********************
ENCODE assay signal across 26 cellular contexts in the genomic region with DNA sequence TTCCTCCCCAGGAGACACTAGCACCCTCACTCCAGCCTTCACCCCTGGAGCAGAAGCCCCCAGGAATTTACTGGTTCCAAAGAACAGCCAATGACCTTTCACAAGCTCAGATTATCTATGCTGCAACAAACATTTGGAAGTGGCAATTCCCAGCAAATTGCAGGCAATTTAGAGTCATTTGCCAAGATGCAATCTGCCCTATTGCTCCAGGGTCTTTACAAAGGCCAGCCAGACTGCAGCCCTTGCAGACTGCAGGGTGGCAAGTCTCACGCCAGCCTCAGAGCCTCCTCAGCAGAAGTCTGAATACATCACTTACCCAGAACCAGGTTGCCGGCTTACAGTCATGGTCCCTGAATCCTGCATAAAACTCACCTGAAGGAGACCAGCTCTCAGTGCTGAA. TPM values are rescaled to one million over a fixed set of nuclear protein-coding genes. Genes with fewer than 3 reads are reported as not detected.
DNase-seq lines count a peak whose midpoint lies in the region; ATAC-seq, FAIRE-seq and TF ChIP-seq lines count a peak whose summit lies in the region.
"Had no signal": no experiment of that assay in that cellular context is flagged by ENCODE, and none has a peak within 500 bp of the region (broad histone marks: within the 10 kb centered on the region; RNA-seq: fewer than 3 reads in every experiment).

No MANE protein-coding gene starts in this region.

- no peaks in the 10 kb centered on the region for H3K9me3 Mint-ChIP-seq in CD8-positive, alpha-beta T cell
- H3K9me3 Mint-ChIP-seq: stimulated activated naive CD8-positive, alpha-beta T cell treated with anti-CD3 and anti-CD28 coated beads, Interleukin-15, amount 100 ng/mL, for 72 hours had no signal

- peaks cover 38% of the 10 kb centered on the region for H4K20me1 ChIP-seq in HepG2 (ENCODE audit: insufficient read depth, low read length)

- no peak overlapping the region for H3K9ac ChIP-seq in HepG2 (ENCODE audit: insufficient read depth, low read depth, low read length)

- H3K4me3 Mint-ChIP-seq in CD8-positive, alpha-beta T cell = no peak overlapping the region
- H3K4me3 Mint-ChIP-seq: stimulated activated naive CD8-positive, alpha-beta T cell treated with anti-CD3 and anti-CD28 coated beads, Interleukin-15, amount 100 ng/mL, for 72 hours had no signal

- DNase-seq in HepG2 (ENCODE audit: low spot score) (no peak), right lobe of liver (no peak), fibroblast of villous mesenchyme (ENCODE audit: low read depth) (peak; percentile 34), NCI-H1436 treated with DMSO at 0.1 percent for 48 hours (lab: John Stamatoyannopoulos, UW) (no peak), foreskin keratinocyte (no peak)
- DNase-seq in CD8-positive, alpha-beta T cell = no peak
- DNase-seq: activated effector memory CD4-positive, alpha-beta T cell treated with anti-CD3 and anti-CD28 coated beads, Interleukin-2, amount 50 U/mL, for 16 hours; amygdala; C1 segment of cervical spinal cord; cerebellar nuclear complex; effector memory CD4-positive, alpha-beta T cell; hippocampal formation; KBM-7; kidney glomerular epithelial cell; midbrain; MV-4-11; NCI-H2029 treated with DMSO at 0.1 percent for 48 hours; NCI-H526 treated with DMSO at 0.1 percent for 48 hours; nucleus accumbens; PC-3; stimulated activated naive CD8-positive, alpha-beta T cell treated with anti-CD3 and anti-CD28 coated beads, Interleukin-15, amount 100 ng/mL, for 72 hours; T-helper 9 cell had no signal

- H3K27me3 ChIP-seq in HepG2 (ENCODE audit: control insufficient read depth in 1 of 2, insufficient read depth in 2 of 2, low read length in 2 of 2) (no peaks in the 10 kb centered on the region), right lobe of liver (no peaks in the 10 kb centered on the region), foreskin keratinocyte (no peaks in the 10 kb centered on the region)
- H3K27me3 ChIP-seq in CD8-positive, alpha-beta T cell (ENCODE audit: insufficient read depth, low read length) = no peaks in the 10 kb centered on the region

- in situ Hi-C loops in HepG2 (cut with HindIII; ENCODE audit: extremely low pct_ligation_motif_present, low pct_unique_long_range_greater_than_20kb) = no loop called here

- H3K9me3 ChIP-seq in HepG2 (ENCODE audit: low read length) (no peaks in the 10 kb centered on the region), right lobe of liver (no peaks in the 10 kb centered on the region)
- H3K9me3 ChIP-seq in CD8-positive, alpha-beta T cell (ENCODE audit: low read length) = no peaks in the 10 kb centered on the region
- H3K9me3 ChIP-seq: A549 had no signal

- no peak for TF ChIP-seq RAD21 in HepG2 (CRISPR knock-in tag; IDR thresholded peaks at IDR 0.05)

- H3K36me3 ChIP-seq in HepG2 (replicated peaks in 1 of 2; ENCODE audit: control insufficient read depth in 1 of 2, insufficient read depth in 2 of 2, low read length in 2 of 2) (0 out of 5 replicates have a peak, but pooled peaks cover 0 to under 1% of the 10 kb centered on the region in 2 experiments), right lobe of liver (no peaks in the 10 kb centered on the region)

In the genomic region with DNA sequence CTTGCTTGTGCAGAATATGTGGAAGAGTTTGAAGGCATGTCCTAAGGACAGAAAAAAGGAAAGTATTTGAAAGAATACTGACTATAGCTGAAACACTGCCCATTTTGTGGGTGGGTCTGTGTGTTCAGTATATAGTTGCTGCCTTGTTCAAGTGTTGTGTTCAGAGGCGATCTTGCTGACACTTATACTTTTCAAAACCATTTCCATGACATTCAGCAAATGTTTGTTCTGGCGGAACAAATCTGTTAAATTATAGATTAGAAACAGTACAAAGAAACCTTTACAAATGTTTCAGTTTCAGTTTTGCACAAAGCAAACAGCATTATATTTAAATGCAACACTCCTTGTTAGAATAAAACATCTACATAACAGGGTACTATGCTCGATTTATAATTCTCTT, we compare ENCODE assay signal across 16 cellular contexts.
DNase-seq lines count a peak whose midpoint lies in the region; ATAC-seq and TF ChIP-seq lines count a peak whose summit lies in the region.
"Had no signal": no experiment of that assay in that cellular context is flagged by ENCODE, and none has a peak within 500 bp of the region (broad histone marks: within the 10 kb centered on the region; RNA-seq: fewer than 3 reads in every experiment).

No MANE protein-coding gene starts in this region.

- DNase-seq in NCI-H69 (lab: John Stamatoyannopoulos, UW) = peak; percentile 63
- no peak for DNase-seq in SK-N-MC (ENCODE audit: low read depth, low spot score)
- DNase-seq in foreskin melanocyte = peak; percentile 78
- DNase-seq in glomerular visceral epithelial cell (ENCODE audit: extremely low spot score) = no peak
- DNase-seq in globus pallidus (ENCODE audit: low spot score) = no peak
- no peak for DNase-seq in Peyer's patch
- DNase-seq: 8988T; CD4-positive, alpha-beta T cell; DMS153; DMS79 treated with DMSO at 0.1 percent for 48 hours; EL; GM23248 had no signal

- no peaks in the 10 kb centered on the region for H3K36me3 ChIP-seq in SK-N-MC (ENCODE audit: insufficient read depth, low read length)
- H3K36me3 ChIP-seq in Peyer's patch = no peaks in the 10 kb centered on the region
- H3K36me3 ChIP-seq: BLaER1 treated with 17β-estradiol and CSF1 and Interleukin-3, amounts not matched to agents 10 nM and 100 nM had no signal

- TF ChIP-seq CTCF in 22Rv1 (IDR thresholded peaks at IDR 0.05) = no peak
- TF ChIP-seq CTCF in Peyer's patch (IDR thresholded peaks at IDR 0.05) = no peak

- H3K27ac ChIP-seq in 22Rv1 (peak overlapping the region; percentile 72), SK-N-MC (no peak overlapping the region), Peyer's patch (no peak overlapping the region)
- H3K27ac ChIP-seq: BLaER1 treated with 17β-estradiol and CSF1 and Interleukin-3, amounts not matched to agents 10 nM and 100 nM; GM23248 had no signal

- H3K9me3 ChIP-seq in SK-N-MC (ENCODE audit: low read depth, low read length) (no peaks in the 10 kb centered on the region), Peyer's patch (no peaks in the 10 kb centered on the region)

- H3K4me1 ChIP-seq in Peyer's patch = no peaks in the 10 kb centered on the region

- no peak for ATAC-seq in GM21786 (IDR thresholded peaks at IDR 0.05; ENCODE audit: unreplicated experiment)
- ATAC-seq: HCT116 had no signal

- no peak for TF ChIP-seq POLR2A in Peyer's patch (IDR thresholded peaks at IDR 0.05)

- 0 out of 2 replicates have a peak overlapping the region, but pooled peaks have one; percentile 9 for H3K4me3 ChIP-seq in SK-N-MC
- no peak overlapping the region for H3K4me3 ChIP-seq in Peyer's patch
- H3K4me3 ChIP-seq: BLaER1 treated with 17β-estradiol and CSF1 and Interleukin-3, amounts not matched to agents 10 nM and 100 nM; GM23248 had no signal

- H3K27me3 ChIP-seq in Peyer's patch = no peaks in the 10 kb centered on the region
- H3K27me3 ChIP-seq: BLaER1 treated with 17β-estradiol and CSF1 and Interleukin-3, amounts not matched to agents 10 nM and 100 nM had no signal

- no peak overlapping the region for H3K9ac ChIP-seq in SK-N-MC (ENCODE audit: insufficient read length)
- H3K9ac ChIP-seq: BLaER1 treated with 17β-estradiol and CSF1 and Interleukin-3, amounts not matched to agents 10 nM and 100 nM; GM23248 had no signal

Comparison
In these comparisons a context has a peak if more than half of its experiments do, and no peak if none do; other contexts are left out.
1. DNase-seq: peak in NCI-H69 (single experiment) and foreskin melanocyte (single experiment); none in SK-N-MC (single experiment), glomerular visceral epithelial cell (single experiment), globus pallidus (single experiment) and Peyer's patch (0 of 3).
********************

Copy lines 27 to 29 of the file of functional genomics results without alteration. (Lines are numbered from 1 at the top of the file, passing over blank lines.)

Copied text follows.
- no peak for DNase-seq in SK-N-MC (ENCODE audit: low read depth, low spot score)
- DNase-seq in foreskin melanocyte = peak; percentile 78
- DNase-seq in glomerular visceral epithelial cell (ENCODE audit: extremely low spot score) = no peak